Belvo, LatAm’s response to Plaid, raises $ 43 million to scale its API for financial services – TechCrunch
Belvo, a Latin American startup that has built an open finance API platform, today announced that it has raised $ 43 million in a Series A funding round.
A mix of venture capitalists and angel investors from Silicon Valley and Latin America participated in the funding, including Future Positive, Kibo Ventures, FJ Labs, Kaszek, MAYA Capital, Venture Friends, the co-founder and President of Rappi SebastiÃ¡n MejÃa, Harsh Sinha, CTO of Wise (formerly Transferwise) and CEO and founder of Nubank, David VÃ©lez.
Citing data from Crunchbase, Belvo believes the tour represents the largest A-Series ever raised by a Latin American fintech. In May 2020, Belvo raised a $ 10 million seed round co-led by the Silicon Valley Founders Fund and Argentina’s Kaszek.
Belvo aims to work with the leading fintechs in Latin America, spanning verticals such as neobanks, credit providers, and personal finance products that Latin Americans use on a daily basis.
The goal of the startup, with its API platform designed for developers, which can be used to access and interpret the financial data of end users, is to create better, more efficient and more inclusive financial products in America. Latin. Popular Neobank app developers, credit providers, and personal finance tools use Belvo’s API to connect bank accounts to their apps to unleash the power of open banking.
As TechCrunch editor-in-chief Alex Wilhelm explained in this piece last year, Belvo could be seen as similar to US-based Plaid, but more tuned to the Latin American market so that it can integrate a more diverse data set to better meet the needs of the various markets it serves.
Thus, while Belvo’s objectives are “similar to the overall objective[s] of Plaid, âco-founder and co-CEO Pablo Viguera told TechCrunch that Belvo isn’t just starting a banking API business in the hope of connecting apps to financial accounts. Instead, Belvo wants to build a finance API, which collects more information than is normally collected by these systems. Latin America is massively underbanked and unbanked, so the more data from more sources the better.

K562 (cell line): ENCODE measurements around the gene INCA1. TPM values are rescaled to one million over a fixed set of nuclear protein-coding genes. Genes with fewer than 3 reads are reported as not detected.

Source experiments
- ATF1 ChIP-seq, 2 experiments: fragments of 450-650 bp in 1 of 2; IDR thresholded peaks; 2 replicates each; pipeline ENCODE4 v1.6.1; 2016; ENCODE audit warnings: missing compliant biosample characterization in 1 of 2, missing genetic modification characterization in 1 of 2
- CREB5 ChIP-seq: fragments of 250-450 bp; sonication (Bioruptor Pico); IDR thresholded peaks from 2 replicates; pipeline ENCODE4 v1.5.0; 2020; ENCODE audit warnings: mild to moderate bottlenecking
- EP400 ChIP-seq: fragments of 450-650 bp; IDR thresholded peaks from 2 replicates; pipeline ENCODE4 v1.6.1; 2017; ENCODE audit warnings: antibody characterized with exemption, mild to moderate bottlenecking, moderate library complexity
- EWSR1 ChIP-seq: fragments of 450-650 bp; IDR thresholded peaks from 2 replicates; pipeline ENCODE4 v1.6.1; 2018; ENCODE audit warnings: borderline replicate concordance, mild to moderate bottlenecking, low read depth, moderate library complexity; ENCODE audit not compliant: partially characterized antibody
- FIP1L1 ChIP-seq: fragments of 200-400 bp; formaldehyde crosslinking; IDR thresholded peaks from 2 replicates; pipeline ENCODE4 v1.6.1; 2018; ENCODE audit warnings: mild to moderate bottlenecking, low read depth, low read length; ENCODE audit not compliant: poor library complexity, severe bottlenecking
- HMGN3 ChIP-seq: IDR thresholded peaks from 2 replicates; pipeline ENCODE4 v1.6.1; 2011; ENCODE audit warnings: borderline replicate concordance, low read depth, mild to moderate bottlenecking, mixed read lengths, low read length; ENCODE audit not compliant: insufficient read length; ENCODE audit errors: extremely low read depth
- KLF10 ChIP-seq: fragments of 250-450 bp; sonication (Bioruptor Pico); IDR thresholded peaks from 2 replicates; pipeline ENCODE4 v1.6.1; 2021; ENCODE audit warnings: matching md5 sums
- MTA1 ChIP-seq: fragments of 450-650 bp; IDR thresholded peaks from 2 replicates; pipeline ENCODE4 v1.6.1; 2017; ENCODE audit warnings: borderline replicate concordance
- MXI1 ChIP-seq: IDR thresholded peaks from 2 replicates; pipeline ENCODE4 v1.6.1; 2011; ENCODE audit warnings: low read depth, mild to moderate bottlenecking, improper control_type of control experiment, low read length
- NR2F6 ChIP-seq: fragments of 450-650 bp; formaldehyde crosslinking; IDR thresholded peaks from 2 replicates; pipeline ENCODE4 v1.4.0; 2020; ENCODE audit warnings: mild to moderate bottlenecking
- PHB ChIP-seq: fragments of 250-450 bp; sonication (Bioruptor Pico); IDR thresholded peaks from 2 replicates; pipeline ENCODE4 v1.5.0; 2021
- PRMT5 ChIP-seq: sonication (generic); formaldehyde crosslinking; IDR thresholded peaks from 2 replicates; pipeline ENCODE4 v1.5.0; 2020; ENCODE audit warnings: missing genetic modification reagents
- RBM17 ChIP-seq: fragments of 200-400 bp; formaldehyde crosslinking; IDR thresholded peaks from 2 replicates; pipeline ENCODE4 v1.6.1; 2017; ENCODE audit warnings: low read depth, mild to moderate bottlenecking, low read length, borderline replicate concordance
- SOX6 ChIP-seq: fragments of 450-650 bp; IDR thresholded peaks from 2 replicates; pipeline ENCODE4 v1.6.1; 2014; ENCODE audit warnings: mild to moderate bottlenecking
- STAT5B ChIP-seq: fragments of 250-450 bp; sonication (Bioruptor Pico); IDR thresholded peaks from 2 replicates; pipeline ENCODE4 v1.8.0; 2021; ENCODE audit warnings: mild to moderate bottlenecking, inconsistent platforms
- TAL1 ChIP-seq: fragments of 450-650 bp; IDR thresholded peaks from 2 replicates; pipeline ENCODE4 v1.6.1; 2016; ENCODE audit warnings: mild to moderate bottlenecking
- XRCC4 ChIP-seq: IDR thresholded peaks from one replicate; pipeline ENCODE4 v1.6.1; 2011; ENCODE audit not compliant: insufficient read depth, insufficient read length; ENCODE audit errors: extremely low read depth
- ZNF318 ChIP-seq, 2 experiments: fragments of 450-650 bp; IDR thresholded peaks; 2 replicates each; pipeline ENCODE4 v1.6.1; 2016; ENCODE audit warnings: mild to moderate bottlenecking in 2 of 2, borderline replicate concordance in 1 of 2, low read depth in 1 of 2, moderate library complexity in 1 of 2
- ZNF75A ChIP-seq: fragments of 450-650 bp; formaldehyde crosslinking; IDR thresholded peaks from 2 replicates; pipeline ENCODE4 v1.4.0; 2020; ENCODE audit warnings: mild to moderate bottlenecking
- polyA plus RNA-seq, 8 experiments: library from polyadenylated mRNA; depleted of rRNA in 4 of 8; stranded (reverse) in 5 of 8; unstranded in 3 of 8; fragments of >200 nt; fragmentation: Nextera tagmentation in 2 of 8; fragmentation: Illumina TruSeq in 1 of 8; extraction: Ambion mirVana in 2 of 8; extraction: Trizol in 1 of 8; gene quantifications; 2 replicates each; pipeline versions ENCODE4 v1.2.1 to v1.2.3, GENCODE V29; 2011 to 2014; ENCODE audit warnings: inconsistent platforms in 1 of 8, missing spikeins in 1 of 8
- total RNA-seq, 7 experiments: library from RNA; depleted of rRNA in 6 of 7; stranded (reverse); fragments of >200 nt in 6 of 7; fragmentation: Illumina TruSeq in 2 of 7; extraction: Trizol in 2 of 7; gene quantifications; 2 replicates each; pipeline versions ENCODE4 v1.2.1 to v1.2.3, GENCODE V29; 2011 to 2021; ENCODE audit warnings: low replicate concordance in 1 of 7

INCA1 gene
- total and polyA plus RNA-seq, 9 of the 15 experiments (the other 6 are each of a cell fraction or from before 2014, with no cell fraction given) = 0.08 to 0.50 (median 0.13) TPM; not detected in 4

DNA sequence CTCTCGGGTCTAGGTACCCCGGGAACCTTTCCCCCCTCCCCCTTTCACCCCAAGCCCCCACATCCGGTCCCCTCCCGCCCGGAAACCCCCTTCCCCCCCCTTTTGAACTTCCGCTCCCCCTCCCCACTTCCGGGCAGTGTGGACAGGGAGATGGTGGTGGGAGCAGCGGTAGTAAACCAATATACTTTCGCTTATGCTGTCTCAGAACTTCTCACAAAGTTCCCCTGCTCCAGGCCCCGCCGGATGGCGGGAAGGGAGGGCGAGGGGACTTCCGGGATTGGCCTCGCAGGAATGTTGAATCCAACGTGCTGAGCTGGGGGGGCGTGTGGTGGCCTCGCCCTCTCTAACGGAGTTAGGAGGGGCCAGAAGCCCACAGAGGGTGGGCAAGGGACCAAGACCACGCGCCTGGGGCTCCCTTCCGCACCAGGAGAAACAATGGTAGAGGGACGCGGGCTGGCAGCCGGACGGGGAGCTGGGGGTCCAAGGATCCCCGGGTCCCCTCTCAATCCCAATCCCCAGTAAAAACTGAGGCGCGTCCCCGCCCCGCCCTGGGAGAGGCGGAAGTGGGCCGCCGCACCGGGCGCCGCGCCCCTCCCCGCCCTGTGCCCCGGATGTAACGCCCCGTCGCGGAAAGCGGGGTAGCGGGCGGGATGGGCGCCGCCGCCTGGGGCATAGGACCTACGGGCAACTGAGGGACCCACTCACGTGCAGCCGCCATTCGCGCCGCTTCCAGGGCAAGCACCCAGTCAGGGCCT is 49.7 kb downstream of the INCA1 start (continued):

âBasically we are pushing for similar results [as Plaid] in terms of when you think of open banking or open finance, âViguera said. “We are working to democratize access to financial data and allow end users to port that data and share that data with whoever they want.”
The company assumes that just because a significant number of the region’s population is underbanked does not mean that it is not yet financially active. Belvo’s goal is to link all kinds of accounts. For example, Viguera told TechCrunch that some companies in the concert economy in Latin America issue their own cards that allow workers to cash in at small local stores. Over time, all of these transactions are data that could be linked with the help of Belvo, creating a much larger network than we are used to nationally.
The company’s work to connect banks and non-banks with each other is key to the company’s goal of enabling “any fintech or developer to access and interpret users’ financial data.” according to Viguera.
Viguera and co-CEO Oriol TintorÃ© founded Belvo in May 2019, and it was part of Y Combinator Winter 2020 lot. Since launching its platform last year, the company claims to have built a customer base of more than 60 businesses across Mexico, Brazil and Colombia, handling millions of API calls monthly.
This is important because, as Alex noted last year, Like the other players in the API space, Belvo invoices each API call that its customers use (in this sense, it has a model similar to that of Twilio).
Additionally, over the past year, Belvo said it has extended its API coverage to over 40 financial institutions, giving businesses the ability to connect to over 90% of personal and business bank accounts in Latin America. , as well as tax authorities (such as the SAT in Mexico) and concert economy platforms.
âEssentially, we’re taking unstructured financial data that an individual might have outside of a bank, such as the integrations we have with gig economy platforms like Uber and Rappi. We can extract a driver’s information from their Uber app, which is sort of designed like a banking app, and turn it into meaningful banking information that third parties can use to make assessments as if it were data. from a bank, âViguera explained. .
The startup plans to use its new capital to expand its product offering, continue to expand its geographic footprint and double its current workforce to 70 people. Specifically, Belvo plans to hire more than 50 engineers in Mexico and Brazil by the end of the year. It currently has offices in Mexico City, SÃ£o Paulo and Barcelona. The company also aims to launch its bank-to-bank payment initiation offering in Mexico and Brazil.
Belvo currently operates in Mexico, Colombia and Brazil.
But he sees âa lot of opportunityâ in other Latin American markets, particularly Chile, Peru and Argentina, Viguera told TechCrunch. “In due course, we will look to continue our expansion there.”
Fred Blackford, founding partner of Future Positive, believes that Belvo represents “a real transformative opportunity for the region’s financial sector”.
NicolÃ¡s Szekasy, co-founder and managing partner of Kaszek, noted that the demand for financial services in Latin America is growing at an exponential rate.
âBelvo is developing the infrastructure that will allow both large institutions and the emerging generation of young players to successfully deploy their solutions,â he said. âOriol, Pablo and the Belvo team have led the development of a sophisticated platform that solves very complex technical challenges, and the company’s exponential growth reflects how it delivers a product that perfectly matches the requirements. of the market. ”